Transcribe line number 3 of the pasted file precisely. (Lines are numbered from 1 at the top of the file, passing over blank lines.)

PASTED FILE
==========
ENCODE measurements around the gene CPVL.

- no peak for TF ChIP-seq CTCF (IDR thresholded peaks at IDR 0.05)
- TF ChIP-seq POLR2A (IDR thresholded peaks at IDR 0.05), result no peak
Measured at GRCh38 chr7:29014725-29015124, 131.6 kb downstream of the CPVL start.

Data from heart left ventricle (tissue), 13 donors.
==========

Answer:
- TF ChIP-seq POLR2A (IDR thresholded peaks at IDR 0.05), result no peak